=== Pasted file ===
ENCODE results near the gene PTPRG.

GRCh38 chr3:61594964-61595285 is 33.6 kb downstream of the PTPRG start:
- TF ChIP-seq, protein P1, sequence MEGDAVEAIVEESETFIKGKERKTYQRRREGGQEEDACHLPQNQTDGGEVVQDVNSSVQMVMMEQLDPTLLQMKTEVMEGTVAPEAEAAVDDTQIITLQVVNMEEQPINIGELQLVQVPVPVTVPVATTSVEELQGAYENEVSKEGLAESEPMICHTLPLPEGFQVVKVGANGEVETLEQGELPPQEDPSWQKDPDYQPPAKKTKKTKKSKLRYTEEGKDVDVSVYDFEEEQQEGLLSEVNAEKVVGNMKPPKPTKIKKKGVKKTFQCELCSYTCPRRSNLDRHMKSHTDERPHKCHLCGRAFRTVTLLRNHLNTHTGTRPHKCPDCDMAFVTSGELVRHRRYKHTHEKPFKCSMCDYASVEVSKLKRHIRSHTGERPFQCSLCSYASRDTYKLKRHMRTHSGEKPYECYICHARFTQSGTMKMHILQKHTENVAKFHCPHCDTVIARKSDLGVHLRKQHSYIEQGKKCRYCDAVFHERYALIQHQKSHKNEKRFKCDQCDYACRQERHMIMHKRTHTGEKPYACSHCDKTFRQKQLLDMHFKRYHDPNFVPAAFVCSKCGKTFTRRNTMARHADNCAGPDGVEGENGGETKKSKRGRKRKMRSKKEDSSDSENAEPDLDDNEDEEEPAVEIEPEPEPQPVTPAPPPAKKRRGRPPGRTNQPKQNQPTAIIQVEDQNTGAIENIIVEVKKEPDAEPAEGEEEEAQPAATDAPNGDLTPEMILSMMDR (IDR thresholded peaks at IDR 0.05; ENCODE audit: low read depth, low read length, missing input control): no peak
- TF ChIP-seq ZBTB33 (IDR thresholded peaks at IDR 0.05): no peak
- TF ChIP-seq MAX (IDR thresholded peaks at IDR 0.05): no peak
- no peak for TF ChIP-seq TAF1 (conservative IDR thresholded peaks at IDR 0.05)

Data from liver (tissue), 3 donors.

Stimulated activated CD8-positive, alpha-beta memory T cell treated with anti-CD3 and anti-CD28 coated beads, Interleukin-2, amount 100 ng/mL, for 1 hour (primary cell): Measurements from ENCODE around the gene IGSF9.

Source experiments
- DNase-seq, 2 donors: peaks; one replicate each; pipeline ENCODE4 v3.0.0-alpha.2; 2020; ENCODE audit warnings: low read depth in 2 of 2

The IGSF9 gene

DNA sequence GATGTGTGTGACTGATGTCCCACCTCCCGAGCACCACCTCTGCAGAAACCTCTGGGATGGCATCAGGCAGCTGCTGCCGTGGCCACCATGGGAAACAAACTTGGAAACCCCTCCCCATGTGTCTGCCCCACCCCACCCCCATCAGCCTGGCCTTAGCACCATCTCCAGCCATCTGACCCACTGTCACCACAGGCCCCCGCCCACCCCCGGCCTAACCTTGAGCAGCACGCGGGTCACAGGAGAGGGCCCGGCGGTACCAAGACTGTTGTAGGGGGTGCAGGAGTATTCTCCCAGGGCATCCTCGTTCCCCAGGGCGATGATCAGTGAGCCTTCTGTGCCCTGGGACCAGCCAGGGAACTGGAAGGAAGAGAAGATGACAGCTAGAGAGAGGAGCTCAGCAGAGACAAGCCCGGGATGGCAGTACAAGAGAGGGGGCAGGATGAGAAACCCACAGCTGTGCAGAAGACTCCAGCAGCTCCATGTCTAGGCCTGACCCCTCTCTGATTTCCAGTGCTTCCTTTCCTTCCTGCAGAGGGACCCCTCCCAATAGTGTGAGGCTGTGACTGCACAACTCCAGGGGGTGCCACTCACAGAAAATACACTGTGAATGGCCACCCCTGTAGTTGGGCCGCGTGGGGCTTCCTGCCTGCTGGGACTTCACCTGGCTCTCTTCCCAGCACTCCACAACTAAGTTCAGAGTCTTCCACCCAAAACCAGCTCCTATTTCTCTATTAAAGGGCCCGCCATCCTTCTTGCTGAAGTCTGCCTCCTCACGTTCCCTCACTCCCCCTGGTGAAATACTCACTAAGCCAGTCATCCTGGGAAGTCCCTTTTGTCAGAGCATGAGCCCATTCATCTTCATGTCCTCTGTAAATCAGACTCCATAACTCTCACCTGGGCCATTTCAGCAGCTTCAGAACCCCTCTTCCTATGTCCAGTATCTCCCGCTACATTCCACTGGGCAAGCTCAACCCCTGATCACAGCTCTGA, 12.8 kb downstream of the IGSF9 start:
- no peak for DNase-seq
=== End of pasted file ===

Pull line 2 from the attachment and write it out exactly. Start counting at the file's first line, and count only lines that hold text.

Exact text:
GRCh38 chr3:61594964-61595285 is 33.6 kb downstream of the PTPRG start: